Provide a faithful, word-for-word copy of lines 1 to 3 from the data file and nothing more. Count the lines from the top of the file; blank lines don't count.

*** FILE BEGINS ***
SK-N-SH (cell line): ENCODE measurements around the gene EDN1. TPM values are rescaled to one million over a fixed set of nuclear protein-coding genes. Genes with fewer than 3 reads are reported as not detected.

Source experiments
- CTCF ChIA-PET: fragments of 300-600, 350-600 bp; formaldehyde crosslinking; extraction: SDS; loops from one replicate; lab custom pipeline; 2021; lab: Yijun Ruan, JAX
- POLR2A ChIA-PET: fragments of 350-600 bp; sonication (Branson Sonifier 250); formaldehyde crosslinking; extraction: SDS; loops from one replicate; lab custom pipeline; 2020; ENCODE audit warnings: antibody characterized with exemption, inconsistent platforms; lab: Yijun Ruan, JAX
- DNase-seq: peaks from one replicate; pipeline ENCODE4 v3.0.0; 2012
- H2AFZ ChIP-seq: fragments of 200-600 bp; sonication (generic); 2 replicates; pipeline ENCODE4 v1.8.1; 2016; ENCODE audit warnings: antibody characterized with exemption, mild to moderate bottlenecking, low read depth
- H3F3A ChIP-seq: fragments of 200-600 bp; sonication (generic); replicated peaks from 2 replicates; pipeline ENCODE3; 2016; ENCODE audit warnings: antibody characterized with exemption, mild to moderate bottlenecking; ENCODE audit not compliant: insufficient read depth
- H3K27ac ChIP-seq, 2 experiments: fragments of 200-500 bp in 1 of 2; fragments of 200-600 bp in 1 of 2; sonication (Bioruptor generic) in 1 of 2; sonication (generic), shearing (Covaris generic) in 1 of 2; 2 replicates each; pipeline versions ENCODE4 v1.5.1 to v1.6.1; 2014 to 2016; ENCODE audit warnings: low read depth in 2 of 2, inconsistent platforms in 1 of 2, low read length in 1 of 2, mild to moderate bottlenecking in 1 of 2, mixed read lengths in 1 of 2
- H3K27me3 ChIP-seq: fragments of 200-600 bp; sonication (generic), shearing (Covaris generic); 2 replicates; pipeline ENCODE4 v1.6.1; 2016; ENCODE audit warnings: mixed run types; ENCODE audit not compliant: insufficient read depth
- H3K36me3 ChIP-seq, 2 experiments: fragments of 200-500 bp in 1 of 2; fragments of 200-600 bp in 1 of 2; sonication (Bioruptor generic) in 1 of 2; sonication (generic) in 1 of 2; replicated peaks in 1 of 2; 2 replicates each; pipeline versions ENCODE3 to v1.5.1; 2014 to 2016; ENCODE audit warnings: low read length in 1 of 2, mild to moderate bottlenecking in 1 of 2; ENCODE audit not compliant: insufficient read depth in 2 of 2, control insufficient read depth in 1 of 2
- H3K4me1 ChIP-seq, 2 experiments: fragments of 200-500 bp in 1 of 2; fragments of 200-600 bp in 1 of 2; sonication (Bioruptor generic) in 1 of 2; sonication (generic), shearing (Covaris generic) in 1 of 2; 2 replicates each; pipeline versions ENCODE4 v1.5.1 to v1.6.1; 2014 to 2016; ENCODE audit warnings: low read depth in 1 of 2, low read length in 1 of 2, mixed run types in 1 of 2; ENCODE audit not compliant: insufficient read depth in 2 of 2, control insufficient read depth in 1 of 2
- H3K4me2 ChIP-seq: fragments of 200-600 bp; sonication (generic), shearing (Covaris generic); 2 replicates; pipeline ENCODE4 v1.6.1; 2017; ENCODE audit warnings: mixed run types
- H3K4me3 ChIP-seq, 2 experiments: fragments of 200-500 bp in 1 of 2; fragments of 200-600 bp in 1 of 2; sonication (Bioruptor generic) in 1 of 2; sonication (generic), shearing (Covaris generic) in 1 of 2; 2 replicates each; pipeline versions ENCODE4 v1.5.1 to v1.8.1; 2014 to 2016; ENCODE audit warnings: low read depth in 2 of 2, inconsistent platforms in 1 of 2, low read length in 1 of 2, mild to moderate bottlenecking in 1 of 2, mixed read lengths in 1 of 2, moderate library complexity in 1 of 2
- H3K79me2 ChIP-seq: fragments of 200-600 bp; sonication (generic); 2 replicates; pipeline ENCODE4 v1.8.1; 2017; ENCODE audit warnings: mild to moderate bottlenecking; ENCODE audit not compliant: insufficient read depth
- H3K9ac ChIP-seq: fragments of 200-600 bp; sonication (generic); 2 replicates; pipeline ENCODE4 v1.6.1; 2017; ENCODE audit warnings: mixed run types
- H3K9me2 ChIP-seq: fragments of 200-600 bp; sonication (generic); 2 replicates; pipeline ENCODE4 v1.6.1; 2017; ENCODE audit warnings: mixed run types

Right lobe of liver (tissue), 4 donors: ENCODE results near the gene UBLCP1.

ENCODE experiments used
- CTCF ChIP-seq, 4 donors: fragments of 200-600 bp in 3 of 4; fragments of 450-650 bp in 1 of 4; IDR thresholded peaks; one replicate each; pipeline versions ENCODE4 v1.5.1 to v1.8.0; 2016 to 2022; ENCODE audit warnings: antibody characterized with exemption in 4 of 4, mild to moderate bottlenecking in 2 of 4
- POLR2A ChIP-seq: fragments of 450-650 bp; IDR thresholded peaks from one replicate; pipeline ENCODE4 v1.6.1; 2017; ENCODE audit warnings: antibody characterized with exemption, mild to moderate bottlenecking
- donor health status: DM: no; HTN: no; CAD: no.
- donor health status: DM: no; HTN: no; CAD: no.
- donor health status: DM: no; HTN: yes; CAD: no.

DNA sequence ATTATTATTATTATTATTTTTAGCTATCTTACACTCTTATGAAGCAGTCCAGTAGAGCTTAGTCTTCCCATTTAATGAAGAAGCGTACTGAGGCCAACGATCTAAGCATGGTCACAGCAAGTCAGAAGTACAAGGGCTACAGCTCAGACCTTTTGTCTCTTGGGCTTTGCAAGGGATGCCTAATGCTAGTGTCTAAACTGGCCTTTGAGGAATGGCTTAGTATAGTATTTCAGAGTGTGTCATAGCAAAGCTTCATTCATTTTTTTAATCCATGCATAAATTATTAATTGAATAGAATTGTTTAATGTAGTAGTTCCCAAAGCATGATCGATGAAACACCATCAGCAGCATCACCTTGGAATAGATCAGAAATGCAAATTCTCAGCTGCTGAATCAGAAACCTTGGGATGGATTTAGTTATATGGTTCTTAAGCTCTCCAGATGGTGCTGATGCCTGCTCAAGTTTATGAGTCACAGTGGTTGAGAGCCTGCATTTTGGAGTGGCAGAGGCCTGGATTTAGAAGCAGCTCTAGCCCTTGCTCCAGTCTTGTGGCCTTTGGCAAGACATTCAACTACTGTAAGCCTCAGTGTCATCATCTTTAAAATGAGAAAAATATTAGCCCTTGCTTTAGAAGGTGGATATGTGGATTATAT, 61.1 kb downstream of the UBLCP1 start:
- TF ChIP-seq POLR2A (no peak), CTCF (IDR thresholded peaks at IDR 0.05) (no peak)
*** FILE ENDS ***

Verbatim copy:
SK-N-SH (cell line): ENCODE measurements around the gene EDN1. TPM values are rescaled to one million over a fixed set of nuclear protein-coding genes. Genes with fewer than 3 reads are reported as not detected.

Source experiments
- CTCF ChIA-PET: fragments of 300-600, 350-600 bp; formaldehyde crosslinking; extraction: SDS; loops from one replicate; lab custom pipeline; 2021; lab: Yijun Ruan, JAX